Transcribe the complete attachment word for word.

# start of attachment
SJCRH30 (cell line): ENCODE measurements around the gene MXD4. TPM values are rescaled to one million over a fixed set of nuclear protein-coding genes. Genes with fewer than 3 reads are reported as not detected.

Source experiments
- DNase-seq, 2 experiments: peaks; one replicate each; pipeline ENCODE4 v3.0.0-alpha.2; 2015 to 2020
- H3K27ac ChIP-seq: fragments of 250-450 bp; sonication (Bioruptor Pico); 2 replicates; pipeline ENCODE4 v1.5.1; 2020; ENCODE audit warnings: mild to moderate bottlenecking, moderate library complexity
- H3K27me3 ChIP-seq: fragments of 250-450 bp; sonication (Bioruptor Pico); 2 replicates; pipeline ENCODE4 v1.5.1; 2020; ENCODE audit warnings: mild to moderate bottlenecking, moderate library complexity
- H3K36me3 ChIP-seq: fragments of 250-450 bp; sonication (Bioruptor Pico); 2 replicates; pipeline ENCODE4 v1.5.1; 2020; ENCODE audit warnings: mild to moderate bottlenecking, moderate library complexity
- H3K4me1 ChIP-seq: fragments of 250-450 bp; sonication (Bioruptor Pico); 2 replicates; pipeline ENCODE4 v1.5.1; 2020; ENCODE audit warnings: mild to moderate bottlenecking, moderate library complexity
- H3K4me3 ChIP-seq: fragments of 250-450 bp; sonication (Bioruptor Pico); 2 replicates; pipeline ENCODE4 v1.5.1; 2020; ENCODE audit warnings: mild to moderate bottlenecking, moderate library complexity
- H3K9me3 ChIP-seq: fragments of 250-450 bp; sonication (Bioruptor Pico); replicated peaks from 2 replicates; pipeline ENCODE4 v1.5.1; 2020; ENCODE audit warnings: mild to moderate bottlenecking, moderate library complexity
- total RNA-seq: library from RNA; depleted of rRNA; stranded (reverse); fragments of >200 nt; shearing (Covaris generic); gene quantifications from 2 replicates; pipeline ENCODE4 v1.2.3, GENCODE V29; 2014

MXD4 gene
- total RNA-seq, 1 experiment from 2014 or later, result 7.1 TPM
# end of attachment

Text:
SJCRH30 (cell line): ENCODE measurements around the gene MXD4. TPM values are rescaled to one million over a fixed set of nuclear protein-coding genes. Genes with fewer than 3 reads are reported as not detected.

Source experiments
- DNase-seq, 2 experiments: peaks; one replicate each; pipeline ENCODE4 v3.0.0-alpha.2; 2015 to 2020
- H3K27ac ChIP-seq: fragments of 250-450 bp; sonication (Bioruptor Pico); 2 replicates; pipeline ENCODE4 v1.5.1; 2020; ENCODE audit warnings: mild to moderate bottlenecking, moderate library complexity
- H3K27me3 ChIP-seq: fragments of 250-450 bp; sonication (Bioruptor Pico); 2 replicates; pipeline ENCODE4 v1.5.1; 2020; ENCODE audit warnings: mild to moderate bottlenecking, moderate library complexity
- H3K36me3 ChIP-seq: fragments of 250-450 bp; sonication (Bioruptor Pico); 2 replicates; pipeline ENCODE4 v1.5.1; 2020; ENCODE audit warnings: mild to moderate bottlenecking, moderate library complexity
- H3K4me1 ChIP-seq: fragments of 250-450 bp; sonication (Bioruptor Pico); 2 replicates; pipeline ENCODE4 v1.5.1; 2020; ENCODE audit warnings: mild to moderate bottlenecking, moderate library complexity
- H3K4me3 ChIP-seq: fragments of 250-450 bp; sonication (Bioruptor Pico); 2 replicates; pipeline ENCODE4 v1.5.1; 2020; ENCODE audit warnings: mild to moderate bottlenecking, moderate library complexity
- H3K9me3 ChIP-seq: fragments of 250-450 bp; sonication (Bioruptor Pico); replicated peaks from 2 replicates; pipeline ENCODE4 v1.5.1; 2020; ENCODE audit warnings: mild to moderate bottlenecking, moderate library complexity
- total RNA-seq: library from RNA; depleted of rRNA; stranded (reverse); fragments of >200 nt; shearing (Covaris generic); gene quantifications from 2 replicates; pipeline ENCODE4 v1.2.3, GENCODE V29; 2014

MXD4 gene
- total RNA-seq, 1 experiment from 2014 or later, result 7.1 TPM